My sister’s first son is severely autistic. Genetic counsellors told them there was a 10% chance their second child would be autistic. They elected to take the chance, and the child appeared normal. By the time he was diagnosed with high-functioning autism, they had had a third child, who is somewhere between the first two in severity.

    In a considerable display of courage, they chose to have a fourth child, who is a perfectly normal and delightful little girl.

    My first two children are normal, or at least not handicapped (the schools and I regard them as gifted) but my third is borderline autistic, what they label PDD-NOS. I once scored 9 out of 10 on a quickie Aspberger’s test, but subsequent examination shows only some nerdlike tendencies. I still sometimes bill myself as borderline Aspberger’s because it conveniently explains many of my quirks.

    Autism researchers have been over my sister’s family like flies. They are now interested in me, my family, and the extended clan. We’re a case study in the heritability of autism.

    I have no doubt the definition of “autism”, as well as awareness of the condition, has become broader. I believe this is the real cause of the “rise” in autism diagnoses. And parents hear about how Einstein, or Thomas Jefferson, or some other famous person has been posthumously (and questionably) diagnosed as high-functioning autistic, and they think it’s not such a bad thing. There is even an “autistic pride” movement insisting that autistics are merely different, not abnormal. (I think this is clearly not the case, and I think it works against getting special education help for some kids who very badly need it.)

    It is not the case that retardation is rare among autistics. It is rare among high-functioning autistics — by definition. Retardation is highly correlated with autism in general; I’ve seen estimates that 30% of classical autistics are also significantly mentally retarded. Nevertheless, the fact that some cases involve a very specific disability that does not obviously impair the rest of the brain seems like a clue.

    The same Scientific American article that quotes the 30% retardation figure also mentions the theory about a specific gestational defect. The idea is that an entire segment of the fetus, corresponding to the level of the midbrain, is simply missing from these kids. This level happens to include important nerve centers controlling self-awareness, which are important to social development. If a wide segment is missing, there are other severe difficulties such as retardation. If a very narrow segment is missing, the kid may have part of the relevant nerve centers, and end up with some form of high-functioning autism. I suppose if it’s a narrow enough segment, you merely end up as a geek like myself.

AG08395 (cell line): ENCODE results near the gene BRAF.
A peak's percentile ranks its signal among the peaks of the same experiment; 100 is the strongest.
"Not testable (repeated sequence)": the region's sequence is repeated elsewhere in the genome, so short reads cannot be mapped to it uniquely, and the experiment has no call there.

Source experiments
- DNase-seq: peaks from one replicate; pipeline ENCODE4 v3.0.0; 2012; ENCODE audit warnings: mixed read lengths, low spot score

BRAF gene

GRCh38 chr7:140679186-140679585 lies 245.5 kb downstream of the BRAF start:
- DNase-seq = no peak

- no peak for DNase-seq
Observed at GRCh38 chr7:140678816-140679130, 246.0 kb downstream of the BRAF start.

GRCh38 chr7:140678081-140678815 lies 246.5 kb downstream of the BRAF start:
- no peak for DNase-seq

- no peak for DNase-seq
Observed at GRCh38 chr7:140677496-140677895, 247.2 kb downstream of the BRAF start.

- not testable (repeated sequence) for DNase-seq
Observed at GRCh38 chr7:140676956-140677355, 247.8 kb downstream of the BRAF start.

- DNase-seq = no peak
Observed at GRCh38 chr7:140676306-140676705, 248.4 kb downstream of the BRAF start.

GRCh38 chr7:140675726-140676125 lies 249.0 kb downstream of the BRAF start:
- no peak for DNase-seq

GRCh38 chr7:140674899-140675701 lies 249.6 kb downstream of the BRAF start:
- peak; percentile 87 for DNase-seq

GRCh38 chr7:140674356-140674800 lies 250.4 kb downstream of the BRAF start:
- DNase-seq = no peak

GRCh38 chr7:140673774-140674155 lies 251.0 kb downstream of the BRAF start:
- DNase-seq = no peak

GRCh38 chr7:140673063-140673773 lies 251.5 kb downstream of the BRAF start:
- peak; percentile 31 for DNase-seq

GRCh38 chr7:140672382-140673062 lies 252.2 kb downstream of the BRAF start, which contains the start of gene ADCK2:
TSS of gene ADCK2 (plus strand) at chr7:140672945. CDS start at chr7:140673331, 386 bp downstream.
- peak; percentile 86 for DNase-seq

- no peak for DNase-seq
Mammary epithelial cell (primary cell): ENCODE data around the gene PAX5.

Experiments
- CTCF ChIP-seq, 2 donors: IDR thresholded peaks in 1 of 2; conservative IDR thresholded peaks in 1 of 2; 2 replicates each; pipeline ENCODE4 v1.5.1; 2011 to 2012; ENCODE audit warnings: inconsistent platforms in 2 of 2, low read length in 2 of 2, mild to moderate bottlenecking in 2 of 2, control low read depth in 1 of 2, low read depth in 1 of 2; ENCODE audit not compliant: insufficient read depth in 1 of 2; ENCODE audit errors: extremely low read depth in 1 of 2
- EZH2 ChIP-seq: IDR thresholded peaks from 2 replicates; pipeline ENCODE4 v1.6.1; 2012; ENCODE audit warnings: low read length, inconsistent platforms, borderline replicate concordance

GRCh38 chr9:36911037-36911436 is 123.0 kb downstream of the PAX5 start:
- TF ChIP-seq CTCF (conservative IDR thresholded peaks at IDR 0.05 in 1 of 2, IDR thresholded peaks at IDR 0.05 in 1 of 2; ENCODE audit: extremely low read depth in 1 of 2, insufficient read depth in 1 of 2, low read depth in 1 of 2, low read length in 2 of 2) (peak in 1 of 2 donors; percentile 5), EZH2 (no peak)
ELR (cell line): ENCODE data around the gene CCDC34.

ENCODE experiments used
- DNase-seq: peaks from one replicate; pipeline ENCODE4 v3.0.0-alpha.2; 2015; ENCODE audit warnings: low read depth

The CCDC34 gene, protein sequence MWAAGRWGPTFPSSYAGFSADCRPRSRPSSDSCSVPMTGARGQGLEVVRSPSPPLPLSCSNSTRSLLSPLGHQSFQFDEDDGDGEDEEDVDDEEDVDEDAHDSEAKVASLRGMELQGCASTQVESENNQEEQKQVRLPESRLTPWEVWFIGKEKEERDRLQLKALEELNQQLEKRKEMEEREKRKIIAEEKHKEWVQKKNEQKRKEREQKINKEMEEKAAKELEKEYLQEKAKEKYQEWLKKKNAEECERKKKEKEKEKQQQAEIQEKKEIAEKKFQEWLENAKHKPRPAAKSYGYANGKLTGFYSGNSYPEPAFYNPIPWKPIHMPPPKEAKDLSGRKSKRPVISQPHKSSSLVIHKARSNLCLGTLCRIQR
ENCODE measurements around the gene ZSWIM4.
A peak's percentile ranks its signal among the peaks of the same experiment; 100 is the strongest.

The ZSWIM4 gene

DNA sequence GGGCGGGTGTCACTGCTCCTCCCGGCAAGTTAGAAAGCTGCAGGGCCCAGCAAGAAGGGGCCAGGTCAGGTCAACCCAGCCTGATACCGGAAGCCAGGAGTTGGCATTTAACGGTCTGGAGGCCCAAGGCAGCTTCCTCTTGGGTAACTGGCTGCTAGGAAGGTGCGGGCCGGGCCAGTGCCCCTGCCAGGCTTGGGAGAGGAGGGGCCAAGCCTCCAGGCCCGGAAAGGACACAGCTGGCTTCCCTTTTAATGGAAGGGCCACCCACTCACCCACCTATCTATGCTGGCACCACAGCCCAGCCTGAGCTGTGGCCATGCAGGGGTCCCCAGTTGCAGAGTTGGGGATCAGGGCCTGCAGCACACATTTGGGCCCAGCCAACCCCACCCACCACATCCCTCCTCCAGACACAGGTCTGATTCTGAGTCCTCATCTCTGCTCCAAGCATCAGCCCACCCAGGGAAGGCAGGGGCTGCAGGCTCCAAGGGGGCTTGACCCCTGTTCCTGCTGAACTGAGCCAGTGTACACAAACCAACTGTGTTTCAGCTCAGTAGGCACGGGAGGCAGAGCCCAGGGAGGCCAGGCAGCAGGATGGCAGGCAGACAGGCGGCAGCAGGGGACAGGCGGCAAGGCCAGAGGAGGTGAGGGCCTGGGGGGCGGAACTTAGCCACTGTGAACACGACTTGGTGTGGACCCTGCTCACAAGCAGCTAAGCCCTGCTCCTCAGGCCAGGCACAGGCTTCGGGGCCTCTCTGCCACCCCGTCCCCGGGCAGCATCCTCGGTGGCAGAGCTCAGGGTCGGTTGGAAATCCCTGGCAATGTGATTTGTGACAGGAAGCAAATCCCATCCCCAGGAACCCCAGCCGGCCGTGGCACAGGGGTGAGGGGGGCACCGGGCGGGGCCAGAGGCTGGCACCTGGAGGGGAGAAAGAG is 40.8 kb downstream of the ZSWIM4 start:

There’s so much we don’t know. But we do know a few things. One is that there is great variety within the diagnosis. Another is that inheritance is involved in at least a good portion of cases. And a third is that vaccines almost certainly have nothing to do with it.

  11. John Burgess says:

    D. Ray B.: I can’t find a citation, alas.

    I’m pretty sure, that it was in a Scientific American article in the late 80s or early 90s. I can picture the graphics and they weren’t from Nature or one of the other journals.

  12. just me says:

    Further more, this mutation doesn’t seem to be dependent on the specific genetics of the parents, and as far as I know autism doesn’t show any strong correlation to inheritance.

    You would be incorrect. The most recent research seems to indicate a pretty strong genetic correlation. The various autism spectrum disorders do tend to cluster in families.

    While only one of my four children is on the spectrum, I have two nephews and a neice who are either on the spectrum or suspected to be on the spectrum, but not officially diagnosed.

    And I also have an uncle and a cousin that while never diagnosed, looking through the lens of what we know now, appear to have been on the spectrum (both are now passed away).

    I had a cousin do a really detailed and intensive geneology of our family, and many of the descriptions of my great grandfather make me wonder if he may not have either been on the spectrum or had a lot of autistic like qualities.